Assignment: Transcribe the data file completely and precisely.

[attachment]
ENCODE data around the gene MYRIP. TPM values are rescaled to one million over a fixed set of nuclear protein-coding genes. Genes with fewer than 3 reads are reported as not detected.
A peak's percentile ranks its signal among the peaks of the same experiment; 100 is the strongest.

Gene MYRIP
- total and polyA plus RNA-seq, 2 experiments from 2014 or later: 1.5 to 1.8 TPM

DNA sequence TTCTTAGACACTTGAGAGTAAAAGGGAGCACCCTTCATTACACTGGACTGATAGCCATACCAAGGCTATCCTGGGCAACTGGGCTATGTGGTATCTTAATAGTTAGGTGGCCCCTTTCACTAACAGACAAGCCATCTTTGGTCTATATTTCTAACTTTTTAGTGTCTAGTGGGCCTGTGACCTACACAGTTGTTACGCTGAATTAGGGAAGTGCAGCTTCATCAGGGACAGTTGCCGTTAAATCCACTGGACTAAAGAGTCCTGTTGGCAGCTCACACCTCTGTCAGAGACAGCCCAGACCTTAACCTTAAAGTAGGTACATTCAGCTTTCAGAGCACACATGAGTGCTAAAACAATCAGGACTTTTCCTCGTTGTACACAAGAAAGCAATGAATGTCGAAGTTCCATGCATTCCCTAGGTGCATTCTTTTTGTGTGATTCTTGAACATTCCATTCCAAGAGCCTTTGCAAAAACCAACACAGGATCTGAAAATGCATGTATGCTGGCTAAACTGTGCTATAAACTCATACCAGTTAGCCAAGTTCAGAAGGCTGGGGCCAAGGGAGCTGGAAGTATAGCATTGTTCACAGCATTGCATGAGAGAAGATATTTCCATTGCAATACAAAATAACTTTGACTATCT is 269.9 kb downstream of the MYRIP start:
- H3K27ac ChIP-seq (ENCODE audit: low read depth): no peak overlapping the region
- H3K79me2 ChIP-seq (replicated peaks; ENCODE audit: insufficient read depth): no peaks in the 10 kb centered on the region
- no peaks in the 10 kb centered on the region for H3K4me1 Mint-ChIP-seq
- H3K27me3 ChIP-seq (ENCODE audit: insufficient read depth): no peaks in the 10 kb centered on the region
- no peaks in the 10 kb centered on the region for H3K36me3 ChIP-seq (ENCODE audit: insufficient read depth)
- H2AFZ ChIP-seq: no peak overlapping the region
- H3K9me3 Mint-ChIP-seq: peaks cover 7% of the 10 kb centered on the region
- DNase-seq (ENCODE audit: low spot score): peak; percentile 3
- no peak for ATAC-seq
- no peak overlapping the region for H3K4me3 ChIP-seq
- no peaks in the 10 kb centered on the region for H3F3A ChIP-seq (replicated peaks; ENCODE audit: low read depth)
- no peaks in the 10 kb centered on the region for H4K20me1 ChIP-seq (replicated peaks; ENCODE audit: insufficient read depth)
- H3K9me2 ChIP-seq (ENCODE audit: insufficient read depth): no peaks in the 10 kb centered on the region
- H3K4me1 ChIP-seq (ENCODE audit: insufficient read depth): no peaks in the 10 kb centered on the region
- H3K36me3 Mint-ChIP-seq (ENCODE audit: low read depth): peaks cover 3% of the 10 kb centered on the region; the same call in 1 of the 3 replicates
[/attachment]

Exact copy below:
ENCODE data around the gene MYRIP. TPM values are rescaled to one million over a fixed set of nuclear protein-coding genes. Genes with fewer than 3 reads are reported as not detected.
A peak's percentile ranks its signal among the peaks of the same experiment; 100 is the strongest.

Gene MYRIP
- total and polyA plus RNA-seq, 2 experiments from 2014 or later: 1.5 to 1.8 TPM

DNA sequence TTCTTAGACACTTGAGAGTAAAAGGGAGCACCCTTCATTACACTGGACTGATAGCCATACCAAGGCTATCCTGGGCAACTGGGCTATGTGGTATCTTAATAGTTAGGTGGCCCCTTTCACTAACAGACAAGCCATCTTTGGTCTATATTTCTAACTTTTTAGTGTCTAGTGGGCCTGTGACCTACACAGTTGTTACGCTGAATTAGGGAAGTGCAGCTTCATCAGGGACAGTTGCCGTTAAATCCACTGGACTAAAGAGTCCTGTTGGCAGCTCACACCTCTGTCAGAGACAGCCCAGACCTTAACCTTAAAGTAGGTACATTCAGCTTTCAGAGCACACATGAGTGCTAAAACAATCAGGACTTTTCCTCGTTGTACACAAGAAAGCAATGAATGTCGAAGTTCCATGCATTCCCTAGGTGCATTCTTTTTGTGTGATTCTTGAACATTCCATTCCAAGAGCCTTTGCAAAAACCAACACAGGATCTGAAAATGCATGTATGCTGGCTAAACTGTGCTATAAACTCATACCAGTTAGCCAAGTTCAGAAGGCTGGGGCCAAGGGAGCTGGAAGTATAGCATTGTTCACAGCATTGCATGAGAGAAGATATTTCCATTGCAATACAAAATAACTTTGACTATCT is 269.9 kb downstream of the MYRIP start:
- H3K27ac ChIP-seq (ENCODE audit: low read depth): no peak overlapping the region
- H3K79me2 ChIP-seq (replicated peaks; ENCODE audit: insufficient read depth): no peaks in the 10 kb centered on the region
- no peaks in the 10 kb centered on the region for H3K4me1 Mint-ChIP-seq
- H3K27me3 ChIP-seq (ENCODE audit: insufficient read depth): no peaks in the 10 kb centered on the region
- no peaks in the 10 kb centered on the region for H3K36me3 ChIP-seq (ENCODE audit: insufficient read depth)
- H2AFZ ChIP-seq: no peak overlapping the region
- H3K9me3 Mint-ChIP-seq: peaks cover 7% of the 10 kb centered on the region
- DNase-seq (ENCODE audit: low spot score): peak; percentile 3
- no peak for ATAC-seq
- no peak overlapping the region for H3K4me3 ChIP-seq
- no peaks in the 10 kb centered on the region for H3F3A ChIP-seq (replicated peaks; ENCODE audit: low read depth)
- no peaks in the 10 kb centered on the region for H4K20me1 ChIP-seq (replicated peaks; ENCODE audit: insufficient read depth)
- H3K9me2 ChIP-seq (ENCODE audit: insufficient read depth): no peaks in the 10 kb centered on the region
- H3K4me1 ChIP-seq (ENCODE audit: insufficient read depth): no peaks in the 10 kb centered on the region
- H3K36me3 Mint-ChIP-seq (ENCODE audit: low read depth): peaks cover 3% of the 10 kb centered on the region; the same call in 1 of the 3 replicates